It represents a fundamental challenge to our core humanity. We crave human connection and one of our strongest and most fundamental human emotional needs is the need for affinity and the need to feel that we belong and matter to someone else or others. We crave primary social interaction (social interaction that is positive, pleasant and reaffirming) and human connection almost as much as we crave food, shelter and sex. Of course sex is virtually impossible if you don't have human connection.
So, when we lack human connection and are experiencing loneliness and isolation we develop coping strategies and start reaching out for all kinds of ways to deal with the isolation and connect to other people. We often do this in ways which can be counterproductive and unhealthy. Some people resort to coping strategies which involve food, alcohol or drugs (prescription or illicit), others go down a more sexual route, and some people throw themselves even further or deeper into their work. Some people throw themselves into their work and end up spending more time at work than they do sleeping and through this they can end up neglecting family and social relationships they share with friends. This can work out to be even more counterproductive, because as you neglect your social life it simply exacerbates the loneliness and social isolation you are going through.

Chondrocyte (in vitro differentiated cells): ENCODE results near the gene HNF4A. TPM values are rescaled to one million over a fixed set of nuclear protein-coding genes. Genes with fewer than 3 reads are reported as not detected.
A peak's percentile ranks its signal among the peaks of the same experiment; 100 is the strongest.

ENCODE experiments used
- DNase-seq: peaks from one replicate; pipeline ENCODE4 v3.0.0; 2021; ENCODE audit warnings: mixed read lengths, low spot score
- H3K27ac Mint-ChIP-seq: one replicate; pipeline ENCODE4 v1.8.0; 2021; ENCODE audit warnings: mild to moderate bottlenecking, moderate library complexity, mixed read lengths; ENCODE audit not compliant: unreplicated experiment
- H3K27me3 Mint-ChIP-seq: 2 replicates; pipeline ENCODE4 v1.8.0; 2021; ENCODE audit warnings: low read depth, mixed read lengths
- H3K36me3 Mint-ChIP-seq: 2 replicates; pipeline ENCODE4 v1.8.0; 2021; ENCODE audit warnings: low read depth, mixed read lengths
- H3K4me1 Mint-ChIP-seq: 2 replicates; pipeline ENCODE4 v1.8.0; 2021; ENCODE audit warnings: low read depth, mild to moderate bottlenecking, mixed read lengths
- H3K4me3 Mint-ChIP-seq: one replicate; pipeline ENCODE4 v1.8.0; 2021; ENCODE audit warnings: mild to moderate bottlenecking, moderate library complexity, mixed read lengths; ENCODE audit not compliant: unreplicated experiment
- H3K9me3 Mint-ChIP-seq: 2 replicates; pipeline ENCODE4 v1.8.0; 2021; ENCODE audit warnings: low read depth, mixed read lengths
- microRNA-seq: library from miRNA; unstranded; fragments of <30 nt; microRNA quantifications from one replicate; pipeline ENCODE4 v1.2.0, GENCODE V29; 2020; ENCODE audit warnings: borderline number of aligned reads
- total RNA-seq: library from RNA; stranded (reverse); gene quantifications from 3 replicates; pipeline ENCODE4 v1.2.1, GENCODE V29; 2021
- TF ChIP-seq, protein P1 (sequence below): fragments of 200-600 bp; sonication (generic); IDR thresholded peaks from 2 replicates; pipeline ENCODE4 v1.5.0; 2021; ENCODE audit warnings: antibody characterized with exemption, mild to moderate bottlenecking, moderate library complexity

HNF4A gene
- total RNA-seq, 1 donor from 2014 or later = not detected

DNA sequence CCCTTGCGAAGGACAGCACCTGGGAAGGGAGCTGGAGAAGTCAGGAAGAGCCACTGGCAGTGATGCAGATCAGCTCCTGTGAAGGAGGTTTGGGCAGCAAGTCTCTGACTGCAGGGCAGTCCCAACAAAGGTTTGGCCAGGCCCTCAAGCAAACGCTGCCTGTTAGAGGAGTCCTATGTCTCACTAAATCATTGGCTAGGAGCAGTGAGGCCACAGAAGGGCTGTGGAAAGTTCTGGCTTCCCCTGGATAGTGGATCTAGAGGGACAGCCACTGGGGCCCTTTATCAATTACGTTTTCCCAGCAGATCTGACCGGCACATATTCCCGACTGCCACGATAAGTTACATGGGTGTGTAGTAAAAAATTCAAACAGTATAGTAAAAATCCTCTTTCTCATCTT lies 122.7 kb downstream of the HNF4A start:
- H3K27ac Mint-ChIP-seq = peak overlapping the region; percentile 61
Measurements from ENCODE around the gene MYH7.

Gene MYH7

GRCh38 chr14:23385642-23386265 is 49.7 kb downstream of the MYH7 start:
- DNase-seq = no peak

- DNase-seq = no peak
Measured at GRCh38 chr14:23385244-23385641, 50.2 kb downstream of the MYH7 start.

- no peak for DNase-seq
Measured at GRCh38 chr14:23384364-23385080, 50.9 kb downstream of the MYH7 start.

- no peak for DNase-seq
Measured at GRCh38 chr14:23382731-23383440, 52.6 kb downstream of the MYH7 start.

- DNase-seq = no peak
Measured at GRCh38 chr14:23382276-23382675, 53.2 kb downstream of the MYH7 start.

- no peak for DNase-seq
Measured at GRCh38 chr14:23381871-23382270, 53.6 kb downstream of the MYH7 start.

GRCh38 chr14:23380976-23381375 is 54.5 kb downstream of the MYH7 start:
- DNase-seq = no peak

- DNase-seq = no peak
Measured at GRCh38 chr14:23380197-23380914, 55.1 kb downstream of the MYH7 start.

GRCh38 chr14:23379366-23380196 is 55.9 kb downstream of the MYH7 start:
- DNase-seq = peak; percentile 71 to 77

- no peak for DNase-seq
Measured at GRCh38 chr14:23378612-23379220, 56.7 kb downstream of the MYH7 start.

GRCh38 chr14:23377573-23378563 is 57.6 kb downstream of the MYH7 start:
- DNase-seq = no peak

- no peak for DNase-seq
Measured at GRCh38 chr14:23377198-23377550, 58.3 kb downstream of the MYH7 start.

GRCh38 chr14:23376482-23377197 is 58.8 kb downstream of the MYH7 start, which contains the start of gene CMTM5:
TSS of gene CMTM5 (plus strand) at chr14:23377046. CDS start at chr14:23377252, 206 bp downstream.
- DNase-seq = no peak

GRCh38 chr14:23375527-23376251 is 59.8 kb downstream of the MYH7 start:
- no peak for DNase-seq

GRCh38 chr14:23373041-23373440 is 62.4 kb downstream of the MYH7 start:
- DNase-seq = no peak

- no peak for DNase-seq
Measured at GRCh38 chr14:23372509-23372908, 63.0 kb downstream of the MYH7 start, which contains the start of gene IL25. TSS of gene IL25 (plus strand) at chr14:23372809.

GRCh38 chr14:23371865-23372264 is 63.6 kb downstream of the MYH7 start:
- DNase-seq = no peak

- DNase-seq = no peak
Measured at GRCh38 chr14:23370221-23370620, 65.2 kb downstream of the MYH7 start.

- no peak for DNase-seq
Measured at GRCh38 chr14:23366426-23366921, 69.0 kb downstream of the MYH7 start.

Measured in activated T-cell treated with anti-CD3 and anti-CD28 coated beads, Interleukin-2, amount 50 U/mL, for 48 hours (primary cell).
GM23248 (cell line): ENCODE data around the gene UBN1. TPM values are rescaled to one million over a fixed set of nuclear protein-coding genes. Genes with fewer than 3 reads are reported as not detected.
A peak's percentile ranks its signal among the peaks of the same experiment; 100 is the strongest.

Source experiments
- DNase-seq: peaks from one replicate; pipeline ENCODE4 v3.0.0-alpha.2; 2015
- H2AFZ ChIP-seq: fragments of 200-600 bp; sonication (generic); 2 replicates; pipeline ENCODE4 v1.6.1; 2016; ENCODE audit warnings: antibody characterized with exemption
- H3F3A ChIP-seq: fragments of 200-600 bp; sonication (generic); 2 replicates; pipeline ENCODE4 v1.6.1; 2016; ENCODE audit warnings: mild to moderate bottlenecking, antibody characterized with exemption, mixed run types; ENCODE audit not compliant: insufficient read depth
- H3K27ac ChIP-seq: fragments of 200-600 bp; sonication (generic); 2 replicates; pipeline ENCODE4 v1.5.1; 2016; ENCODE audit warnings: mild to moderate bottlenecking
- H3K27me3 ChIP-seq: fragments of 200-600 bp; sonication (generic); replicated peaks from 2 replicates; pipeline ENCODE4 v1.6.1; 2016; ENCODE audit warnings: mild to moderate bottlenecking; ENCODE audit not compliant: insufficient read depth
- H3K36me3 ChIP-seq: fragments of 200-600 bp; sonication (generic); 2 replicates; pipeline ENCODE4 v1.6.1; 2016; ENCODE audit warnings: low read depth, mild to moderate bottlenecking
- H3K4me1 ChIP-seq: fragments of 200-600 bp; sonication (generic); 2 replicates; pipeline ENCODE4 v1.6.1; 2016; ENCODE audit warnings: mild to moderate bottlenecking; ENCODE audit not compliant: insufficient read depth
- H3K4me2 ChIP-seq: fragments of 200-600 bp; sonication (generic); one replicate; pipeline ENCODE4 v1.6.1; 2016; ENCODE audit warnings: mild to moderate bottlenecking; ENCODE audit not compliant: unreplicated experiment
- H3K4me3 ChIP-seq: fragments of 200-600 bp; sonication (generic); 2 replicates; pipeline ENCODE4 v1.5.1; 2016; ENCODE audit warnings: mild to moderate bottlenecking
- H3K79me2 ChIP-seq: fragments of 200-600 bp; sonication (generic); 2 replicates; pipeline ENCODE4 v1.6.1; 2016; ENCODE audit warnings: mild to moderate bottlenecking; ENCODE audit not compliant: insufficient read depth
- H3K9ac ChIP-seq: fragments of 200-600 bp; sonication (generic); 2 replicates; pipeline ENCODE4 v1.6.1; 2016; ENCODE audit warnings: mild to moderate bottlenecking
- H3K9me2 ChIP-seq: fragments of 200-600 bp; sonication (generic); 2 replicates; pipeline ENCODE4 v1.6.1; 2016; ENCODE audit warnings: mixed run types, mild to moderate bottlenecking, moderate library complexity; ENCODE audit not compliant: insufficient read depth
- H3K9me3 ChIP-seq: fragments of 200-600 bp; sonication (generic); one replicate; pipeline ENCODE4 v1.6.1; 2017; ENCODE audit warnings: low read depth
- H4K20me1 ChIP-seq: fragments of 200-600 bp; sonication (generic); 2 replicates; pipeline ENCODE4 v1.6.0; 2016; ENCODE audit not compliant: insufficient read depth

Others, and this is becoming much more common, throw themselves deeper and deeper into social media and various social media platforms. Many are attracted by the apparent ease and minimal effort required in making new social contacts with people online, getting likes on the things they post and share, in getting attention from other people, sometimes many different people. This can result in the little dopamine hits you get when someone notices what you post, likes what you share, posts a comment in response to something you've posted.